Today marks the one week-iversary of the British Invasion at Berkeley Rep. After only six days spent with our friends from across the pond, I have begun to understand Paul Revere’s panic. Why, you might ask? Because we were vastly unprepared for their impeccable, edgy sense of fashion, and of course their ridiculously confusing costume vocabulary.
So, today, let’s play catch-up and learn to dress for the queen.
To dress like a character of The Wild Bride, one will require:
Now that you’ve been moved to tears and choked your way through fits of laughter with the Cain family’s submission to the Bible in Bill Cain’s How to Write A New Book For the Bible, it's time to get hip and get some Cain family attire of your own. Whether you’re a peachy pastel man like Pete Cain, sport comfy robes like Mary, stark serious duds like teacher Paul, or a man of the cloth like our hero, Bill, your resident costume shop is here to help you dress like the most “functional” family in town.
Clearly, the most important gear you likely don’t have on hand is your alb and stole. For those unhip with the clerical lingo, the alb is the white robe with the large collar worn when (SPOILER ALERT) Bill speaks at his father’s funeral, while the stole is worn around his neck over the robe.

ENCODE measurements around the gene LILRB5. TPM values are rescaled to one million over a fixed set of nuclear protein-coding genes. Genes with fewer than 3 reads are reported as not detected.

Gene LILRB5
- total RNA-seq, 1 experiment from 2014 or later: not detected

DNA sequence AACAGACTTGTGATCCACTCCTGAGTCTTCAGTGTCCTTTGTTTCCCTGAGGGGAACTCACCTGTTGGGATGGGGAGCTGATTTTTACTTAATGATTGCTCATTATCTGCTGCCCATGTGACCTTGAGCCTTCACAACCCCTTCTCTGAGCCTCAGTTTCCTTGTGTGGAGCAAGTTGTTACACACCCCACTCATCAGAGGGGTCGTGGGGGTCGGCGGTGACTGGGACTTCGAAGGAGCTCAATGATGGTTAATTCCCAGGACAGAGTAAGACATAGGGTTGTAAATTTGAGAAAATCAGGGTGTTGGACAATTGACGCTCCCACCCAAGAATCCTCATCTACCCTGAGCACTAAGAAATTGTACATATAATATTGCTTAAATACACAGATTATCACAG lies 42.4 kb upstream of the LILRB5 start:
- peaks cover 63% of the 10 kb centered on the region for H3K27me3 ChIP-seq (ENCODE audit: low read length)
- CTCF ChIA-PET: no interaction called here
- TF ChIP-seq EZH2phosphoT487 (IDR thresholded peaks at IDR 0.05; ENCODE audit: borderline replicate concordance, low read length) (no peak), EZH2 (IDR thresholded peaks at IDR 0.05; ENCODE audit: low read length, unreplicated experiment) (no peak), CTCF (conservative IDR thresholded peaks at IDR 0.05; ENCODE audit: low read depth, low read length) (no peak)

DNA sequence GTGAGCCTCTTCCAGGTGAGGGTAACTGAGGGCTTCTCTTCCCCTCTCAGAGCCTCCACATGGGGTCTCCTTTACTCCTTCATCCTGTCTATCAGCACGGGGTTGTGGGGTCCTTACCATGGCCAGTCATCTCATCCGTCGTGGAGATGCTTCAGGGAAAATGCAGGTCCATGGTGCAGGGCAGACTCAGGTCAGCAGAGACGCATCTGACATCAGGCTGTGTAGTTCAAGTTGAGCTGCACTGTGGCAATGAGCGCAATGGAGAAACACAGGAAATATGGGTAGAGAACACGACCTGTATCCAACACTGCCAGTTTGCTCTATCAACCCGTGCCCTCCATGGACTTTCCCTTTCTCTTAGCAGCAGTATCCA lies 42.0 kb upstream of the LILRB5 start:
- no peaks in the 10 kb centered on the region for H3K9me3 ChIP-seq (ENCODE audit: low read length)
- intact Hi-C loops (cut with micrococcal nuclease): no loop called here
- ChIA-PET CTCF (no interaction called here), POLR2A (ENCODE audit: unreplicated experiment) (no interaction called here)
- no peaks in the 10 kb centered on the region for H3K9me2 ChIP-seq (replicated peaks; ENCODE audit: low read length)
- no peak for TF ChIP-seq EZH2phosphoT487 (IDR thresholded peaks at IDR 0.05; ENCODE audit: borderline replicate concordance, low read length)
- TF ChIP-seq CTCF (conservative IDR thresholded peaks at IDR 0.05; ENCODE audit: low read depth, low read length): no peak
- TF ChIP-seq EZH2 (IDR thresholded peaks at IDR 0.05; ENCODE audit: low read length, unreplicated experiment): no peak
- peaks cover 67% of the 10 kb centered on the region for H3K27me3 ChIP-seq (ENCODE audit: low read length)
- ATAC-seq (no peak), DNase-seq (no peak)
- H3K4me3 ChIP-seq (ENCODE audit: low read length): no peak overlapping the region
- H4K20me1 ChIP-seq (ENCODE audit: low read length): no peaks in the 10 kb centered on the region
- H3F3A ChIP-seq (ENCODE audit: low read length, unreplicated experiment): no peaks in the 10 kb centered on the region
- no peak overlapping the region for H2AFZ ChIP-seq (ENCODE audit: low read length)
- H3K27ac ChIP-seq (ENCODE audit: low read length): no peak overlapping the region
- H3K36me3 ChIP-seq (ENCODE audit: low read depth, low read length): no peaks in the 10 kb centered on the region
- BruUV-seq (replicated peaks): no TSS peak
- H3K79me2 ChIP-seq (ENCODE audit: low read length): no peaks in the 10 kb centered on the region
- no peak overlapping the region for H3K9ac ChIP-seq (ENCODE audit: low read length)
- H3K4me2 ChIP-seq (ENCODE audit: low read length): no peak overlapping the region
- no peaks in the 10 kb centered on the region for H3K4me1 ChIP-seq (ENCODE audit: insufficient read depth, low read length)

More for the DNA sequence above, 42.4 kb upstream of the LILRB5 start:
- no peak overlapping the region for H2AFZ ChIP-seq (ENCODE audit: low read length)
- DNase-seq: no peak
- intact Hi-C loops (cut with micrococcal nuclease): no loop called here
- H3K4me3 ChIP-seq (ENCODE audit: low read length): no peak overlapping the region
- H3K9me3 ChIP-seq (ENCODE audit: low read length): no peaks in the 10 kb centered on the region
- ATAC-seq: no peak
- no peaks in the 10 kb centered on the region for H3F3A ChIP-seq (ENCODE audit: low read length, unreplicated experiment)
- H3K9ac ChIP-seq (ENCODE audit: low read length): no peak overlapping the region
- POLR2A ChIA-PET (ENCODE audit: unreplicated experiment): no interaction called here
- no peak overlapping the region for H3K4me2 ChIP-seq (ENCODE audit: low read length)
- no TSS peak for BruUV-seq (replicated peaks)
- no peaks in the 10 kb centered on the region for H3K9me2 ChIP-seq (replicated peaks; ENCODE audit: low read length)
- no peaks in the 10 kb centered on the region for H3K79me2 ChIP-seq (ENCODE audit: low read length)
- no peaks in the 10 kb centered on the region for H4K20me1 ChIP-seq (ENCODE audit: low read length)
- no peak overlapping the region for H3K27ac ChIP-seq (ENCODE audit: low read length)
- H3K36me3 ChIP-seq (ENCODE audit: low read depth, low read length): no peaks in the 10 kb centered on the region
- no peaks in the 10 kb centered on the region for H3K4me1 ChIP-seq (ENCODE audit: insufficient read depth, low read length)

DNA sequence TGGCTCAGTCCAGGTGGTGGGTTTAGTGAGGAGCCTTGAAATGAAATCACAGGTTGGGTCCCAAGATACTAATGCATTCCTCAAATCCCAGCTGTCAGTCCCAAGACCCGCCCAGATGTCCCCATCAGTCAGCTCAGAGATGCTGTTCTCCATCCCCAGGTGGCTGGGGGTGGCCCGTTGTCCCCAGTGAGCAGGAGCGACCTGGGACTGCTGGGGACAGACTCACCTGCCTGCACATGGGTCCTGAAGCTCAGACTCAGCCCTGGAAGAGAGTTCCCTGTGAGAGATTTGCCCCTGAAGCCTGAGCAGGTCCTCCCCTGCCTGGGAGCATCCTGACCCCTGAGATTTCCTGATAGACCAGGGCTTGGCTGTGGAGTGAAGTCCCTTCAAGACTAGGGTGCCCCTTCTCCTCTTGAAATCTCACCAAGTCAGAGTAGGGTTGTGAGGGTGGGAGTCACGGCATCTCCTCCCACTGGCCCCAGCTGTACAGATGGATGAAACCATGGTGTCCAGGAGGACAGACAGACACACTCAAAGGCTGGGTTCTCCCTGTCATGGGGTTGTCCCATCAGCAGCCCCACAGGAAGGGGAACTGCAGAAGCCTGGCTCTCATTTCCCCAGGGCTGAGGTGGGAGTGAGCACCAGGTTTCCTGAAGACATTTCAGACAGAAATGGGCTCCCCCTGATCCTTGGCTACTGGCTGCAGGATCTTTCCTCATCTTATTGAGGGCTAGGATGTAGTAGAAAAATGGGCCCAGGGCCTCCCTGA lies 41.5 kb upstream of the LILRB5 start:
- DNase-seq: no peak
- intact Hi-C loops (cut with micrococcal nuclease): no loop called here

Mustaches are in vogue. Mustache mugs. Mustache T-shirts. The mustache on my father. After years, they are all finally cool, which makes my niche profession of mustache-making cool. You may remember my mustaches from such Berkeley Rep productions as The Great Game: Afghanistan, Lemony Snicket's The Composer is Dead, and my personal favorite mustache was a minor plot point in last season’s Three Sisters.
In the production departments, we have to learn to let go of our work. Many artisans at Berkeley Rep are artists outside the gates of our Harrison St. and Addison St. campuses, but here, as artisans we have to embrace what most artists fear: our hard work may never see the light of day. Some departments are used to this; the scenic painting folks work tirelessly to paint the steel framing on the backside of scenery that will never be seen by anyone beyond stage crew.
Change is particularly common on world premieres of shows that have had limited workshop time. Rita Moreno: Life Without Makeup is a perfect example.
When the costume shop began production, we began reconstructing a beautiful black-and-white gown for a rumba number. It was a snow storm of rhinestones, spandex, and about 30 yards of sheer and opaque black-and-white taffeta ruffles. Needless to say, it was, as many of our garments are, a challenging by enjoyable execution process.
Alas, no Berkeley Rep audience member will ever gaze upon the rumba dress, because the number was cut from the show.